March, 2013

I took one look at my report card and knew I was in trouble; all A’s and one blank with teacher’s comment: “Diane simply talks too much.” Yes I was in trouble with a blank for conduct. I walked home slowly hoping somehow the blank would change by the time I got home. My mother met me at the front porch, and I handed it over.

“Diane, you didn’t get a grade in conduct? What? Diane simply talks too much?” Mama was not happy.

“I know…”
“This is unacceptable. You know your father is good friends with Ms. Keith.”

Yes, I knew that. Ms. Eula Keith was one of only two people that ever called my father “Tommy.” He thought the world of Ms. Keith and the feeling was mutual. That made it all the worse.

“I can tell you one thing young lady. Next quarter, you had better have a grade. This is your warning; you have one quarter to work on it. I hope I do not have to punish you,” Mama said and she was not fooling around, “but I will if I have too. Severely punish! You should be ashamed of yourself.”

I was ashamed and tried hard to please Ms. Keith.

But Ms. Keith was not hard to please. She was an elderly gentle woman and excellent teacher. I met her on the first day of second grade, in what folks in Tucker called the little white building. It was on Lavista Road next to the old Tucker High School. The little white building took care of the overflow of Tucker Elementary.

Ms. Keith’s sister, Ms. Hattie Pryor, taught a class right next door. Ms. Pryor looked to have been a blonde at one time. She wore her hair in braids that disappeared around her head in the back; she had a stiff smile. Ms. Keith looked to have been a brunette at some time and had a soft smile. They were both short on height.

And that is how Ms. Keith broke her arm; taking a tumble from a chair while reaching high to decorate our second grade classroom. Ms. Pryor made us all promise to knock on her door if Ms. Keith tried climbing up on a chair again. We all loved Ms. Keith and looked after her. We signed her cast and celebrated the removal of the cast with cookies and juice.

Time march on and second quarter came around. The week before the report cards came out I told Ms. Keith that I had to have a grade in conduct. My mother would not accept a blank grade. It had to be a letter grade. “If I get another blank I’ll get punished – severely.”

Ms. Keith looked deep in thought and said, “Very well Diane, if I must.”

I was thrilled thinking that I was much improved. And the big day came.

I scanned my report card quickly; all A’s and one F – F in conduct. I was shocked. I went straight away to Ms. Keith’s desk to talk to her. My heart pounded as I thought about the walk home down Morgan Road to Mama. Ms. Keith was busy with another student and as I stood there waiting my turn, I saw her ink pen. My mind was racing. I was under more pressure than a seven year old should ever be in. I made a snap decision – one that I would regret. I picked up her ink pen and made a straight line – making the F an A.

There. That will make Mama happy. But Helen Story was not happy, not at all. As she studied my report card she questioned me. “Well, I see you made all A’s this time. But, Diane, why did Ms. Keith make all round A’s and one square A?”

“I guess she wanted it to stand out,” I explained, “so you can see I made an A in conduct.”

Stand out, that was for sure. And within two minutes Mama had broken me and I confessed; after much sobbing Mama spoke.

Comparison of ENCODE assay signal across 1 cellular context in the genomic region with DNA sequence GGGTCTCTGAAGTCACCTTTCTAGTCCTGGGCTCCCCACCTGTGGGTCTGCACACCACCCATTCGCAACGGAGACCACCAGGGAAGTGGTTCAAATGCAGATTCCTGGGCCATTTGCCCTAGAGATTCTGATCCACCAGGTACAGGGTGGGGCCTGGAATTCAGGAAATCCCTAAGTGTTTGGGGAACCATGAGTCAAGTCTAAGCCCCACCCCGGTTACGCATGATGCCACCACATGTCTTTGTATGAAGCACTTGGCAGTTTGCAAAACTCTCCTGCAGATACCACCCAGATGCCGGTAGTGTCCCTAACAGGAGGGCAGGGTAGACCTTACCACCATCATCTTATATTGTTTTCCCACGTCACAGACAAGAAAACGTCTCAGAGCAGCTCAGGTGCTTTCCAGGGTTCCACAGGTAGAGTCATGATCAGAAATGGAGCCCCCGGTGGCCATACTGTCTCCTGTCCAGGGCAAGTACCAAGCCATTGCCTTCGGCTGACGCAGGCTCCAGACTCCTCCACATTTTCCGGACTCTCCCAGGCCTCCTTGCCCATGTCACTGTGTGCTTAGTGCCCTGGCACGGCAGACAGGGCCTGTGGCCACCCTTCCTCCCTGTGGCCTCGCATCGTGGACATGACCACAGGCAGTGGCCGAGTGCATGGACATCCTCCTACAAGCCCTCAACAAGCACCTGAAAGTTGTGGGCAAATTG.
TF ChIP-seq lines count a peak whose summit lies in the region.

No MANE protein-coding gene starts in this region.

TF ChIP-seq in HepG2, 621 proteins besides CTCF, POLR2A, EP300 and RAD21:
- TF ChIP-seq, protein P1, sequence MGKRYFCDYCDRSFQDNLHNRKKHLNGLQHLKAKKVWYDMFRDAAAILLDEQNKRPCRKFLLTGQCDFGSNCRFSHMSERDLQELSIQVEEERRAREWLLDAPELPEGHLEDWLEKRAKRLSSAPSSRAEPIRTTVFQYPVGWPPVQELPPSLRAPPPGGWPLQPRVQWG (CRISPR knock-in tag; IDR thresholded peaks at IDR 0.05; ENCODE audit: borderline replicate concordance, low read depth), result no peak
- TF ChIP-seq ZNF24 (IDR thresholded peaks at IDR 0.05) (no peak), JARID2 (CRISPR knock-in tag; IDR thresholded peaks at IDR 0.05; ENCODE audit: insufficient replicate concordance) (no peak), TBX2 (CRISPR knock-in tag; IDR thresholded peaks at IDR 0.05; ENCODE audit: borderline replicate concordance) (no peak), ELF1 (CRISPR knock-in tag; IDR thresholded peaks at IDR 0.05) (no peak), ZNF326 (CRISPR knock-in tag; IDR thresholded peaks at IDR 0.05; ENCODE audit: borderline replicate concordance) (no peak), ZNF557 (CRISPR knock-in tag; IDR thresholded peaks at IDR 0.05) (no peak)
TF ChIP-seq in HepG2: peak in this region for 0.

“Diane, this is what is going to happen. Tomorrow morning I will walk to school with you,” explained Mama, all the while, I was thinking that was the last thing I ever wanted to happen. “And you will go to Ms. Keith and tell her what you did. I want you to tell her that you took her pen and changed your grade in conduct. I want you to tell her you did a dishonest thing. And then you will apologize. And when you get back home, I’ll spank you. Tonight I want you to think about what you have done. No TV.”

For real? All that? This was too much for a second grader. I did think about what I did and was truly ashamed and prayed the morning would not come. But it did. And Mama and I walked to the little white building. Mama stopped at the door and remained in the hall. I walked up to Ms. Keith. She gave me a warm smile and a pleasant “good morning.”

I burst into tears and handed my report card to her. I pointed at the Diane made A. All I could get out was, “I’m sorry.”

Ms. Keith looked at the report card and put it away quickly. She hugged me tight until I stopped crying. Noticing Mama at the door, Ms. Keith took me by the hand and we walked to Mama. As Ms. Keith spoke to Mama she made “there there” pats on my head and shoulders.

“Diane has done wrong and has made it right. Honestly needs to be rewarded, even if it comes late. She has whipped herself. Helen, please forgive her.”

Mama and Ms. Keith forgave me that day. I tried to repay them by being as quiet as possible in class.

I was certain that I would make an A in conduct the third quarter, but instead of getting better, I got worse. I could not stop talking. I was failing conduct again. I wondered what in the world would become of me.

And then my eyes started twitching and I cleared my throat in an unusual way.  My head jerked and the jerking descended my body. I dropped things and when I tried to take a step to walk, my legs wanted to run.

I was hospitalized and diagnosed with Sydenham Chorea, a physical symptom of rheumatic fever. I was placed on bed-rest. I finished the second and third grade at home in bed.

The only contact with Ms. Keith and my friends was through cards and letters. Ms. Keith always wrote: “To an A+ young lady.”

And there were many days when I found the confinement unbearable. I cried. Mama held me until I stopped crying, all the while giving me “there there” pats on my head and shoulders.

I thank the good Lord for our teacher, Ms. Keith.